Mon, Jul 19, 2004 - Page 5 News List

Ex-US soldier, family arrive in Japan

ALLEGED DESERTER The family immediately boarded a special bus with a police escort, presumably to be taken to a hospital where Charles Jenkins is to be treated

AP , TOKYO

Accused US Army deserter Charles Jenkins, left, and his Japanese wife Hitomi Soga, right, arrive at Tokyo's Haneda International Airport yesterday. Behind them is one of their daughters, Mika.

PHOTO: AP

Accused US Army deserter Charles Jenkins and his family arrived yesterday in Japan, where he risks US prosecution on charges he defected to North Korea in the 1960s.

Jenkins, who appeared frail and weary as he disembarked slowly with the help of a cane, was to be hospitalized in Tokyo later yesterday for abdominal troubles following an operation in North Korea.

The family arrived from Jakarta, Indonesia, where they were reunited last week for the first time in about two years. They immediately boarded a special bus with a police escort, presumably to be taken to the hospital, where the whole family was expected to stay.

The Japanese government has pushed for US clemency for the North Carolina native, who met his wife, Hitomi Soga, in North Korea after she was kidnapped from Japan in 1978 by Northern agents.

Soga was allowed to return to Japan in 2002, but Jenkins and their two daughters stayed behind in the reclusive nation for fear of US prosecution. US officials, however, have suggested they will allow him to be treated before seeking custody.

As they boarded the plane in Jakarta, Jenkins smiled and waved, saying sayonara, or goodbye in Japanese, to the media and officials gathered to see them off. His wife, Hitomi Soga, bowed and said, "Thank you."

Jenkins disappeared from his US Army post along the Demilitarized Zone dividing North and South Korea in 1965 when he was 24. He later appeared in North Korean anti-US propaganda films and taught English in the North.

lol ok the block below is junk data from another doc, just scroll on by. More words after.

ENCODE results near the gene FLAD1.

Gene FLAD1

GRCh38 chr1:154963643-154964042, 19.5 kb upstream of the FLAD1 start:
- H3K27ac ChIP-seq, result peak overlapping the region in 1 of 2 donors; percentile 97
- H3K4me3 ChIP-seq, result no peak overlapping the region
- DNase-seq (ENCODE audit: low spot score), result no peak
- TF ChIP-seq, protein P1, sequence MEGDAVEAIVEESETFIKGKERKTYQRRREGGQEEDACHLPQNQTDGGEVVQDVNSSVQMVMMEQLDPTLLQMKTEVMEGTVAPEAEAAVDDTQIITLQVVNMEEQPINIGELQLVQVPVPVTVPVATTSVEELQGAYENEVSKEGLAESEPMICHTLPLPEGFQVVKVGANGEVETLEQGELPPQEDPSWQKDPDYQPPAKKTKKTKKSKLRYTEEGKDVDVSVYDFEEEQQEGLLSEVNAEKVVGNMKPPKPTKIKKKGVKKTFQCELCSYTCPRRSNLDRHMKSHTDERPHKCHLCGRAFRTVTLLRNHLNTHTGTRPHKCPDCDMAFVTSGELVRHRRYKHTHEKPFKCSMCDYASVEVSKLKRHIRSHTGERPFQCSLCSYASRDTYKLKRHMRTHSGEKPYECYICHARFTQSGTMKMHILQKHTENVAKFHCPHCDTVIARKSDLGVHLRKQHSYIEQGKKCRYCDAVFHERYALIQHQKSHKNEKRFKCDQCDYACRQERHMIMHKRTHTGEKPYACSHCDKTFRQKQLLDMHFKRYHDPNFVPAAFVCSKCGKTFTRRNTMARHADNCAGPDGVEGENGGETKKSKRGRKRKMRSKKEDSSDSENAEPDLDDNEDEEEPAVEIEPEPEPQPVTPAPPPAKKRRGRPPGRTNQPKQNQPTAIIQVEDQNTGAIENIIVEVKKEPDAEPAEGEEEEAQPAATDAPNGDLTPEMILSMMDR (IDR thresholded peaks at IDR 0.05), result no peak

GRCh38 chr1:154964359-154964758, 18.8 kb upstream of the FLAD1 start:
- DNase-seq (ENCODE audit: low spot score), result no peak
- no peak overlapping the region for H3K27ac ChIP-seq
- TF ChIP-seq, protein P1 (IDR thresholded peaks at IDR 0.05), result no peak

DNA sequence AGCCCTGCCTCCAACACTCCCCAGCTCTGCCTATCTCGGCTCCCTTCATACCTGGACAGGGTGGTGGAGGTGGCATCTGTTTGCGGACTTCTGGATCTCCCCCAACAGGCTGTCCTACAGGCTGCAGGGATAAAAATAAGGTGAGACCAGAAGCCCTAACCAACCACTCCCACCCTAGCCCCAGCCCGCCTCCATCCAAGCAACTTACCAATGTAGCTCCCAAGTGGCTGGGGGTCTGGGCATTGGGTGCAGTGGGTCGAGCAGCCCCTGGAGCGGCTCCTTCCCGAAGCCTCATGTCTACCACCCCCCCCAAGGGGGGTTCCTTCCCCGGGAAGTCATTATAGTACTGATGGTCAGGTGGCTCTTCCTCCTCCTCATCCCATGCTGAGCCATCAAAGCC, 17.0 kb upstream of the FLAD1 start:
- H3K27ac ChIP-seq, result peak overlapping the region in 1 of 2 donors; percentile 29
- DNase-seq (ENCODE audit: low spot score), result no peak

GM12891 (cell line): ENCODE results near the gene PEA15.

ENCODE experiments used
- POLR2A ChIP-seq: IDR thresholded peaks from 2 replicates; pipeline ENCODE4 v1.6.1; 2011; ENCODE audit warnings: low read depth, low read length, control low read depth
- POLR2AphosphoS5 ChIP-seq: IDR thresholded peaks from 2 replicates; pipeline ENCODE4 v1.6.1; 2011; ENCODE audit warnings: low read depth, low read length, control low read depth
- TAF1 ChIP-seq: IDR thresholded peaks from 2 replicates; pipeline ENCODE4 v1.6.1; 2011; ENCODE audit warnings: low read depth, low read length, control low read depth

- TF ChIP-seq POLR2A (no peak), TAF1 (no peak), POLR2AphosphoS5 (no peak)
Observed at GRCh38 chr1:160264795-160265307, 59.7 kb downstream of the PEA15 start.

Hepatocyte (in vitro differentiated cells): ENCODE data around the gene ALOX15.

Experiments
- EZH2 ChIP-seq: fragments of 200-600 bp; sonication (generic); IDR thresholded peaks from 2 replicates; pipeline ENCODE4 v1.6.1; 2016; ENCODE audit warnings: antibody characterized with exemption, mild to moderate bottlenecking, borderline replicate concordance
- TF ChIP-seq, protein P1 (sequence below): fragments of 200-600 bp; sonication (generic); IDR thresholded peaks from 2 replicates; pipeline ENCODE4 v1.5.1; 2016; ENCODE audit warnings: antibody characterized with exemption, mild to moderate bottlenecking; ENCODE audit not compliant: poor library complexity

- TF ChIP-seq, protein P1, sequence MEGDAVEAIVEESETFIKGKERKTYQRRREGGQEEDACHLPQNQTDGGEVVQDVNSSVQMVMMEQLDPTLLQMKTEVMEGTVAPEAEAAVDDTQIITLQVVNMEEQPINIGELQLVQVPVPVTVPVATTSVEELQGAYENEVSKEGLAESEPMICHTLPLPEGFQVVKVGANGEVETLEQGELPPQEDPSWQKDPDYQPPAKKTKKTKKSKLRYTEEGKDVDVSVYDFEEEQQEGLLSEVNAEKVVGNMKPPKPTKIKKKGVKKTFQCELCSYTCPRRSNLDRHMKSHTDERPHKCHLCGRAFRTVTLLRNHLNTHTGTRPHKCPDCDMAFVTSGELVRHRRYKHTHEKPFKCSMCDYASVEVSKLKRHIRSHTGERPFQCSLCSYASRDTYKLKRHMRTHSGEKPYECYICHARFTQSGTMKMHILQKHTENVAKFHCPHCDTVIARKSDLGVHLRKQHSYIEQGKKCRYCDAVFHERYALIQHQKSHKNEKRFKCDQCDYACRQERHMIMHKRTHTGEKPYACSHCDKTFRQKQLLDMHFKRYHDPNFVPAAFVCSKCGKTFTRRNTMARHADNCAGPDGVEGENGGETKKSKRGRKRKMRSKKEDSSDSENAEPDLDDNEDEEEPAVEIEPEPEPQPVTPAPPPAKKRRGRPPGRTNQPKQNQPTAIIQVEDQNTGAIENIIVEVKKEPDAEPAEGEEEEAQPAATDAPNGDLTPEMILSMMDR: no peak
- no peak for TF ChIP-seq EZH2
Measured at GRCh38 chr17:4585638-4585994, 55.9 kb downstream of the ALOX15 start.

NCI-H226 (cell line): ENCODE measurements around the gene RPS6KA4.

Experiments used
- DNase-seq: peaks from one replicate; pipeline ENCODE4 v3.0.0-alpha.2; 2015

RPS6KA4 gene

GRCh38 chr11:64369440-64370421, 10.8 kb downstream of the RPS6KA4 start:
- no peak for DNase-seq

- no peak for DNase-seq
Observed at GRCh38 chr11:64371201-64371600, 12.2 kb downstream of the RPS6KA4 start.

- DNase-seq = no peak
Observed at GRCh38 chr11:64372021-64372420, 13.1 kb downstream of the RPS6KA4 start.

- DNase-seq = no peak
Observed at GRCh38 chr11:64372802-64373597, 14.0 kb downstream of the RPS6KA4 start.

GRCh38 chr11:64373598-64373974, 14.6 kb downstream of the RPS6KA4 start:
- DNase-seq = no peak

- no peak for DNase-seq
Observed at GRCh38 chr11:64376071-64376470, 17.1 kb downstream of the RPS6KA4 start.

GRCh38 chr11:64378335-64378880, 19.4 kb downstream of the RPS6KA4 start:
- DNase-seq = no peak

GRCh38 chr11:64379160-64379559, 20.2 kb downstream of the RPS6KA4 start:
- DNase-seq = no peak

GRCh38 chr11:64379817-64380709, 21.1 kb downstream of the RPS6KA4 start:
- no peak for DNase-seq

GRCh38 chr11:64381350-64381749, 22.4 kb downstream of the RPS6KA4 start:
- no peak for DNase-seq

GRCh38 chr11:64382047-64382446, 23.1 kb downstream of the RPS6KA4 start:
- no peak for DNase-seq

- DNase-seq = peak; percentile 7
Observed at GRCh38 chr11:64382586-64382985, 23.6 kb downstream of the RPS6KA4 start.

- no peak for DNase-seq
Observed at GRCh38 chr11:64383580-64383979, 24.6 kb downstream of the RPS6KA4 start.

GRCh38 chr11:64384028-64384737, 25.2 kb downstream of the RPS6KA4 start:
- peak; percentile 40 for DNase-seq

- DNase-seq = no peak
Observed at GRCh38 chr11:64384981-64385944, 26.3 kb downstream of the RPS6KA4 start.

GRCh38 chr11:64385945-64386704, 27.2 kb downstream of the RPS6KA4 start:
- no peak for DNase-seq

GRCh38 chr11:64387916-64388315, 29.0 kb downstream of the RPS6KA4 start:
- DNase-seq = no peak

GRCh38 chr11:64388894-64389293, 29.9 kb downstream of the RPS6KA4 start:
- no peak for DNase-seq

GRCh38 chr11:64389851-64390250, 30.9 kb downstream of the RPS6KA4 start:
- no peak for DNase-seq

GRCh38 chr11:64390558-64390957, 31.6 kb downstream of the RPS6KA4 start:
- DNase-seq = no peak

Soga met him after she was kidnapped from her hometown and taken to North Korea to teach Japanese language and culture to communist spies.

She spent the next 24 years cut off from the outside world and was only allowed to return to Japan in 2002 when North Korea acknowledged it had abducted at least 13 Japanese citizens in the 1970s and 1980s.

Reuniting Soga with Jenkins and their two North Korean-born daughters has become a top priority for Prime Minister Junichiro Koizumi, who made a rare personal appeal to US President George W. Bush for clemency in Jenkins' case.

Jenkins' nephew, James Hyman, flew to Japan to see his uncle.

In an interview on Japan's NTV TV network, which accompanied him on the flight to Tokyo, Hyman said he had received a letter from Soga telling him and his family about Jenkins.

"We hope that it being so long since he's been gone that he might not be prosecuted and we can get a pardon for him," Hyman said.

Jenkins' family denies that he is a deserter, maintaining that he was kidnapped by North Korea.

Although initially reluctant to join his wife in her homeland for fear of being extradited to the US, Jenkins said on Saturday he was ready to travel to Japan for the sake of his family.

He will likely get at least temporary reprieve from US authorities, however. Japanese doctors sent to Indonesia determined he would need to be hospitalized as soon as he arrived in Tokyo.

US Ambassador Howard Baker indicated on Saturday that Washington won't seek immediate custody of Jenkins and would allow doctors to treat him first.

Jenkins will fall under US military jurisdiction once he arrives in Tokyo because of treaties signed by the US and Japan covering US military personnel.

Jenkins and Soga chose to meet in Indonesia because the country doesn't have an extradition treaty with the US.

Before leaving Jakarta, Soga thanked the Indonesian people and government for hosting her family.

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